Cool-season turfgrass species mixtures for roadsides in Minnesota

Joshua Friell, Eric Watkins, Brian Horgan

Research output: Contribution to journalArticle

5 Scopus citations

Abstract

Roadside turfgrass mixtures are subject to a wide variety of extreme stresses including heat, drought, low nutrient availability, ice cover, and road salt exposure. The currently specified turfgrass seed mixtures for roadsides in Minnesota have not been based on the results of recent, designed experiments. A quantitative approach to evaluating turfgrass species mixtures for roadsides in Minnesota is needed in order to improve the current mixture recommendation. The objectives of this experiment were to (1) assess the performance of several mixtures of cool-season turfgrass for survival on roadsides in central Minnesota, (2) quantitatively evaluate the influence of individual species on the survival of turfgrass mixtures on roadsides, and (3) identify a suitable mixture of cool-season turfgrass species for roadsides in central Minnesota. In fall 2011, three replications of 51 cool-season turfgrass mixtures, comprising nine species of turfgrass, were established at two roadside locations in the metropolitan area surrounding St. Paul, MN, USA. Survival of the established mixtures was assessed using digital image analysis to determine percent living ground cover during both spring and summer 2012, and again using a grid-intersect method during spring 2013. Several mixtures were identified that performed significantly better than the current specified mix during spring or summer 2012. The log-odds of a plot retaining at least 60% living turfgrass cover in spring 2013 decreased by 1.78 for mixtures including tall fescue (Festuca arundinacea L.). Hard fescue [. Festuca trachyphylla (Hack.) Krajina] and sheep fescue (Festuca ovina L.) increased the log-odds of success by 0.95 and 0.96, respectively, and both estimates were significant at the 90% confidence level. Quantitative analysis of survival percentage in spring 2013 indicated that the best mixture for roadsides in central Minnesota comprises 20% slender creeping red fescue, 40% hard fescue, and 40% sheep fescue. These results can be used by public works officials to implement and improve roadside turfgrass mixtures in Minnesota.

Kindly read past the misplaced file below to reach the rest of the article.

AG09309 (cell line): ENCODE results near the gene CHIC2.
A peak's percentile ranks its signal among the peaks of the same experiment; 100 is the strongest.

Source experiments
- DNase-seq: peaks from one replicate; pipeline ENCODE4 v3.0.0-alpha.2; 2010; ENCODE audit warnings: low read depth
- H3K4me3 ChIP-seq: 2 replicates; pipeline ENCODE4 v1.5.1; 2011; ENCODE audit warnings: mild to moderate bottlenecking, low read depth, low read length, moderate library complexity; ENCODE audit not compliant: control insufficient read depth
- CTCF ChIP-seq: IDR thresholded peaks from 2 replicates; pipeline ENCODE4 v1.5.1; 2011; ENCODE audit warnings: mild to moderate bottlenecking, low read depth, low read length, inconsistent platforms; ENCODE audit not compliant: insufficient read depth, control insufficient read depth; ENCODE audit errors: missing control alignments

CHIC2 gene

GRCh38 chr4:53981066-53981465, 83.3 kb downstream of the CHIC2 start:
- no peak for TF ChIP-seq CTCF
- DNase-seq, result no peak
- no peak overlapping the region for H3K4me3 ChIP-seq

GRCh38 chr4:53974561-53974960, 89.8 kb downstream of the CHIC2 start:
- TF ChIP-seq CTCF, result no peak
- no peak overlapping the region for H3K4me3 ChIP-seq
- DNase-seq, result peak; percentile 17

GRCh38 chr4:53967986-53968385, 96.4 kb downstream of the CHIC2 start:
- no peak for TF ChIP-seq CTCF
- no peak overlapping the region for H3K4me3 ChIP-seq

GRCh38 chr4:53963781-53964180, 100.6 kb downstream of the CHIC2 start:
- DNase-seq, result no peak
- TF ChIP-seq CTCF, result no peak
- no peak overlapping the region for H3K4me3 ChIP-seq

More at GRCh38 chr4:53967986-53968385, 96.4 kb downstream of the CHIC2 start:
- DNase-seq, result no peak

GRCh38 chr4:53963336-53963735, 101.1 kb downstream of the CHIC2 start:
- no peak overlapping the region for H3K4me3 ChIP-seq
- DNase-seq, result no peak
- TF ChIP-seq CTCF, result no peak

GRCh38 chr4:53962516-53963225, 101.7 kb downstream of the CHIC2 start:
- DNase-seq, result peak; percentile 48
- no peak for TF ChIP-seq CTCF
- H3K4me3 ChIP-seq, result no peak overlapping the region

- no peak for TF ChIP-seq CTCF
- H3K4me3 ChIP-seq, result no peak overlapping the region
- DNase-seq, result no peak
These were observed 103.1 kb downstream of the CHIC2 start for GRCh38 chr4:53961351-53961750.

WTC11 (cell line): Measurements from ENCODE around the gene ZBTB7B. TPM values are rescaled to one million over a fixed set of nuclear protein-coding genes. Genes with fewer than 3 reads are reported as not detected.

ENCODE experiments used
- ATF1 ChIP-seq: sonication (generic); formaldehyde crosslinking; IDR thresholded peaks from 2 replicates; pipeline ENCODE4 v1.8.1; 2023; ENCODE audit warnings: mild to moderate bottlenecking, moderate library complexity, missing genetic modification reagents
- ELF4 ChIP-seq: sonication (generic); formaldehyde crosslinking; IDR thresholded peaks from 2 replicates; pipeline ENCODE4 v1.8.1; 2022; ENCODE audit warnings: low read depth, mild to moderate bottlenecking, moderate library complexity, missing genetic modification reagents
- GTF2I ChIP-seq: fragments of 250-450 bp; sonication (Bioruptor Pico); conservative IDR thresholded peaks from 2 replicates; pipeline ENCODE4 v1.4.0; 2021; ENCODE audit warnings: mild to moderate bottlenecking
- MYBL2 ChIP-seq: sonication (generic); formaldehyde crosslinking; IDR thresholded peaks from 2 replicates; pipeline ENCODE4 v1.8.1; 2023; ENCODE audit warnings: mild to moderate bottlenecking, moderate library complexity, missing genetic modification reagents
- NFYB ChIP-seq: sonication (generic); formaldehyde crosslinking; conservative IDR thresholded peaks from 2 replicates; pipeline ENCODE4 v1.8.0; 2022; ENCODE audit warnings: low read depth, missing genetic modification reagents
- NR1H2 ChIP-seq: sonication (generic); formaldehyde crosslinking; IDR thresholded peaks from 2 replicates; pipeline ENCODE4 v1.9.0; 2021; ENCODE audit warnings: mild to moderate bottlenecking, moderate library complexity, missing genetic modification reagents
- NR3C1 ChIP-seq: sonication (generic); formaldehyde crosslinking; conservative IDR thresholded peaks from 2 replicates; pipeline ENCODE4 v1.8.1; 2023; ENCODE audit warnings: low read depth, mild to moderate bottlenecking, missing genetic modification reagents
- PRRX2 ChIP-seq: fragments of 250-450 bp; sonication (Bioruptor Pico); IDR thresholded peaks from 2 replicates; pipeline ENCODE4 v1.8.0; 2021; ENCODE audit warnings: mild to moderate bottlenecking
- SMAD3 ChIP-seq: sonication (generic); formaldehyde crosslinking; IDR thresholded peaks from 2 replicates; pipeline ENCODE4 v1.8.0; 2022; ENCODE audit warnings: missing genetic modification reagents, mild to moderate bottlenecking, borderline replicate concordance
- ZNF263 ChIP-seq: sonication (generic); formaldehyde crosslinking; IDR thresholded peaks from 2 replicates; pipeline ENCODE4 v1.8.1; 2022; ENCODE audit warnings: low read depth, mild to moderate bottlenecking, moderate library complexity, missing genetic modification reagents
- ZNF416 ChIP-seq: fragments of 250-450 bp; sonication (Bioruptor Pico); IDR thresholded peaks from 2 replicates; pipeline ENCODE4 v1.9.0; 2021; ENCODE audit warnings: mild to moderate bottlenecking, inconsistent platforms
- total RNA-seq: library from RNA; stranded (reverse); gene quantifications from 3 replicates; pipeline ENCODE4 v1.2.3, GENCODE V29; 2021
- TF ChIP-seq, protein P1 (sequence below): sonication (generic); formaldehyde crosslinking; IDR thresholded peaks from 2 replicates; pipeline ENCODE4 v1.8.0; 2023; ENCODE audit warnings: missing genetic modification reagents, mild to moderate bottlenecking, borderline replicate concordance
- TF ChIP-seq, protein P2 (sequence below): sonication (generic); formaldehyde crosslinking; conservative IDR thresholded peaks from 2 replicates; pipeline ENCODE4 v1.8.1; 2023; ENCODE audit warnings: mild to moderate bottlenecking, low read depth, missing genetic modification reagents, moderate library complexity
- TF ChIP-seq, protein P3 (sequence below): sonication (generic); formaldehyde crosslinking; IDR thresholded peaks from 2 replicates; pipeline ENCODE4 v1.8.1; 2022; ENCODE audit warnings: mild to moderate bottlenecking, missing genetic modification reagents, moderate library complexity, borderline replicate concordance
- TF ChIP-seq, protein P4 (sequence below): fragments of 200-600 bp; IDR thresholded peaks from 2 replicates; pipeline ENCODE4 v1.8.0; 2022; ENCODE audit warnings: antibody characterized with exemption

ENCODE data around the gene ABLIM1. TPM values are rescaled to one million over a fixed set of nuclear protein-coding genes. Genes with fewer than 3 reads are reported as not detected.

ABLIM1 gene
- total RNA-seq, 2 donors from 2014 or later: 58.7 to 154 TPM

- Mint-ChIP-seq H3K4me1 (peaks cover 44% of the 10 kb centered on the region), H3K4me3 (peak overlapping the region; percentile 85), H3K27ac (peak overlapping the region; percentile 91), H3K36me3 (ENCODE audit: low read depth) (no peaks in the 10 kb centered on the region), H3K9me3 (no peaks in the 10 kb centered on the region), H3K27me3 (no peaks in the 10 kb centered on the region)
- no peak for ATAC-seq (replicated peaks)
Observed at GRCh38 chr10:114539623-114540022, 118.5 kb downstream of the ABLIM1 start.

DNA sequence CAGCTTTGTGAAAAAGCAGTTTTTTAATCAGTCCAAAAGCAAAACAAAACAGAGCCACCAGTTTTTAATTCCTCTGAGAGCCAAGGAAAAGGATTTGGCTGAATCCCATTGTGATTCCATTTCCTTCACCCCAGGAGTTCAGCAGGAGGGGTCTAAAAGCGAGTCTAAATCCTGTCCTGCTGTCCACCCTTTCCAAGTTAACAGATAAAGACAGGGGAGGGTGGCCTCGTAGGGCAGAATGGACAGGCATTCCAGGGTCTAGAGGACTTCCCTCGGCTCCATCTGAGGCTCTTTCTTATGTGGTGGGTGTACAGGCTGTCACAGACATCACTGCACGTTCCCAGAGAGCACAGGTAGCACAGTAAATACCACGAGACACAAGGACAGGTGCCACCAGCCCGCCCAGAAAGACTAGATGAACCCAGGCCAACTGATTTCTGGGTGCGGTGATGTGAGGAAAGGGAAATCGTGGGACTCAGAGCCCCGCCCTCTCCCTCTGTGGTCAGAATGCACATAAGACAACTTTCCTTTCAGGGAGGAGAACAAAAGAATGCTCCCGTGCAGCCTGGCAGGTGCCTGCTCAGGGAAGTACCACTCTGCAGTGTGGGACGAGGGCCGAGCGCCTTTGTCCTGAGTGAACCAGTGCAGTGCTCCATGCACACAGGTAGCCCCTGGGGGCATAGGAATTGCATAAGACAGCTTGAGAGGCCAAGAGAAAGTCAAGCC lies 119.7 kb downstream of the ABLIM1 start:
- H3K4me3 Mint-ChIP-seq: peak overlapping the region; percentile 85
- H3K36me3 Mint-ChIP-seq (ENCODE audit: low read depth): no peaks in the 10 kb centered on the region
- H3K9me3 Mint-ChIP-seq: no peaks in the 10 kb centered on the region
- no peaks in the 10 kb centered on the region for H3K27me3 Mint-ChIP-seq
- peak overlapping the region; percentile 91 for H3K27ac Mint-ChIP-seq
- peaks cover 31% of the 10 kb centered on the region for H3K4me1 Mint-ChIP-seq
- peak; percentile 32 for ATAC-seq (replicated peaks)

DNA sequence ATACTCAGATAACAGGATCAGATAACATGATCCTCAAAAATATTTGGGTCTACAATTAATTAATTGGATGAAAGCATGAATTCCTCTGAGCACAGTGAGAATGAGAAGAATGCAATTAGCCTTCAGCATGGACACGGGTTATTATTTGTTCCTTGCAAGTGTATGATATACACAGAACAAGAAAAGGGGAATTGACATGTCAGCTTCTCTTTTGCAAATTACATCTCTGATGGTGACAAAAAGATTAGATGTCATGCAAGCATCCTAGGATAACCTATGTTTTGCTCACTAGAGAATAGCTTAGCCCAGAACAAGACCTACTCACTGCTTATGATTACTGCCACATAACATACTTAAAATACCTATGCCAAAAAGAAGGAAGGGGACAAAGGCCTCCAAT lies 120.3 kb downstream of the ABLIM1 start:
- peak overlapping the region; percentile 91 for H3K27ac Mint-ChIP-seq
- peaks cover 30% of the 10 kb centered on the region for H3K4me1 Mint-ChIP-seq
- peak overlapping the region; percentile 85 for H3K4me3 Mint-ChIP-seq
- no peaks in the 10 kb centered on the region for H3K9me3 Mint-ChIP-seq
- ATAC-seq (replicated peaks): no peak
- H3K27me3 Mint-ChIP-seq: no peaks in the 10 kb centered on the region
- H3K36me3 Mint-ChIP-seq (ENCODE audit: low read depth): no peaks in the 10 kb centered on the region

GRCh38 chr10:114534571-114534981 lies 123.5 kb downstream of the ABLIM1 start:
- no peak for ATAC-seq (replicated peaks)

Original languageEnglish (US)
Pages (from-to)579-587
Number of pages9
JournalEcological Engineering
Volume84
DOIs
StatePublished - Nov 1 2015

Keywords

  • Fescue
  • Roadside
  • Seed mixture
  • Turfgrass

Fingerprint Dive into the research topics of 'Cool-season turfgrass species mixtures for roadsides in Minnesota'. Together they form a unique fingerprint.

  • Cite this